Robert S. Duncanson (1822 – 1871)

After Joshua Johnson, the next known Antebellum Era African-American artist is the exceptionally talented landscape artist Robert Seldon Duncanson (1822 – 1871). Born biracial and free in New York, Duncanson painted literary inspired landscapes in the Hudson River School style of American art.

Racial overtones are found in two of his paintings: View of Cincinnati, Ohio from Covington, Kentucky and Uncle Tom and Little Eva, 1853 painted a year after the publication of Harriet Beecher Stowe’s Uncle Tom’s Cabin. In the View he depicted two white children standing next to a Black man with scythe and a Black woman in the background hanging clothes to dry. He also showed a white family out on a leisurely picnic while the two African-Americans worked.  Kentucky had still not abolished slavery, and rural Kentucky contrasts sharply with the bustling city across the river. Through this painting Duncanson gives a visual of his outlook on slavery and the dependence of the bustling city on slave laborers. Cincinnati was a hotbed of anti-slavery movement, and Duncanson not only participated in abolitionist activities, he also sold paintings and donated money to the cause.

Duncanson took inspiration from literary classics when he painted – he based his famous painting Land of the Lotus Eaters on Alfred Lord Tennyson’s poem and presented it to him when he went to study art in Europe.

Land of the Lotus Eaters, 1861
Ellen’s Isle, Loch Katrine 1871 -inspired by Sir Walter Scott’s poem “The Lady of the Lake.”

Duncanson was the first truly successful African-American artist, not only in the US but also in Europe.

African-American Art – A Pictorial Essay (1/4)

I was wondering about the first known African-American artist and about the representation of Blacks in American art. I was wondering if the two might even be related – from whose point of view were we seeing Blacks in American art – and did the representation change once African-American artists started painting?  

Joshusa Johnson (1763 – after 1826), Earliest Known African-American Artist.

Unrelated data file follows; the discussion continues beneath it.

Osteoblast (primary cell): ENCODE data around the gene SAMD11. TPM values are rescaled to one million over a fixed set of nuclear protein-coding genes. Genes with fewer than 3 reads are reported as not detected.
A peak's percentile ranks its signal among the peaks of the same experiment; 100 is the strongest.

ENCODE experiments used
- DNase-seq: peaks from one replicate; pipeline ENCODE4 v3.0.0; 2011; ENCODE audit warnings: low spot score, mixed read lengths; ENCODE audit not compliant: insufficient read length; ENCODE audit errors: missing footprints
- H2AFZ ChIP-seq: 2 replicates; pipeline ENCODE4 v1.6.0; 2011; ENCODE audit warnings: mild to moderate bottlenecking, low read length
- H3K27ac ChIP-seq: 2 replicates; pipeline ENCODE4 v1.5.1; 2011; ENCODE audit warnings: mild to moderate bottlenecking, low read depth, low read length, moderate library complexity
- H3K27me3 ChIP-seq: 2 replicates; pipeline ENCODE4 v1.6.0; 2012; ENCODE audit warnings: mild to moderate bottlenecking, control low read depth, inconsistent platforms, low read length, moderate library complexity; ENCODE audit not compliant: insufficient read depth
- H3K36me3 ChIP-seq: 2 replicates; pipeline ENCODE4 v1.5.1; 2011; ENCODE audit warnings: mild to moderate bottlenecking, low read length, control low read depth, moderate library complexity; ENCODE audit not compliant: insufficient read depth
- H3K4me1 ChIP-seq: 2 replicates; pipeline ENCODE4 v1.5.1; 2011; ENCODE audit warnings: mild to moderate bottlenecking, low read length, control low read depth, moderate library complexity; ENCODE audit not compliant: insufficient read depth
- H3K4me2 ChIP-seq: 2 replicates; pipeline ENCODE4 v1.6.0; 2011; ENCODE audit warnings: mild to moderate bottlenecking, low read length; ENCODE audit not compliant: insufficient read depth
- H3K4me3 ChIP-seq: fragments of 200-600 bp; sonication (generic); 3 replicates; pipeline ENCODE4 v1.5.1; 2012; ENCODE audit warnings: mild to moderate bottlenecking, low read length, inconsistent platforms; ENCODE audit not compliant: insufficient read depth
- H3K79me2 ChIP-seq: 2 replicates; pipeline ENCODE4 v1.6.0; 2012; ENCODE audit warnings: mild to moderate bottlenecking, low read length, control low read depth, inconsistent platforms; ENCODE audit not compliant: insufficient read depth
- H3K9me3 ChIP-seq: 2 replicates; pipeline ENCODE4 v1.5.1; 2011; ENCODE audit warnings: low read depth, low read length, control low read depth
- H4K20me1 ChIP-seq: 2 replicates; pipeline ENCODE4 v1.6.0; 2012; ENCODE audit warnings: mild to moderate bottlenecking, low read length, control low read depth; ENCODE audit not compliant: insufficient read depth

The earliest known African-American artist is antebellum era artist Joshua Johnson who painted in the early 1800s. He lived in Baltimore and advertised himself as a self-taught portrait artist. He may have been biracial and earned his freedom which allowed him to become a financially successful professional artist. He painted local resident – sea captains, merchants, shopkeepers and their families.

Of the about 80 paintings attributed to Johnson only one is signed, and only two are of African-Americans. His portraits are formal mostly with plain backgrounds, though some have tiled floors and windows with distant landscapes. If he included other objects, they were letter, books, gloves, parasols, riding crops dogs, flowers and fruit.

Very little is known about Joshua Johnson – interestingly his paintings are dated because of the ages of the known sitters not because of when he might have painted them. Only two of his paintings were of African-Americans – of Daniel Coker (1780 – 1846), a biracial African-American who gained his freedom and became a Methodist minister. Coker moved to Sierra Leone with his family and started the West Africa Methodist Church. The second was of an unknown cleric.

(Images courtesy NGA & Smithsonian).

Two Great Americans – and Four Great Freedoms

On January 6, 1941, with an eye towards the London blitz and German air raids, President Franklin Roosevelt gave a powerful speech in which he articulated his vision for a postwar world founded on four basic human freedoms. The speech was to encourage America to end its isolationism policy and join World War II. Norman Rockwell (1894-1978) was inspired by these words and visualized these freedoms in his own unique small-town neighborly way.

“In the future days, which we seek to make secure, we look forward to a world founded upon four essential human freedoms. “

“The first is freedom of speech and expression–everywhere in the world.”

Norman Rockwell, Freedom of Speech, 1943.

“The second is freedom of every person to worship God in his own way–everywhere in the world.”

Norman Rockwell, Freedom of Worship, 1943

“The third is freedom from want–which, translated into world terms, means economic understandings which will secure to every nation a healthy peacetime life for its inhabitants-everywhere in the world.”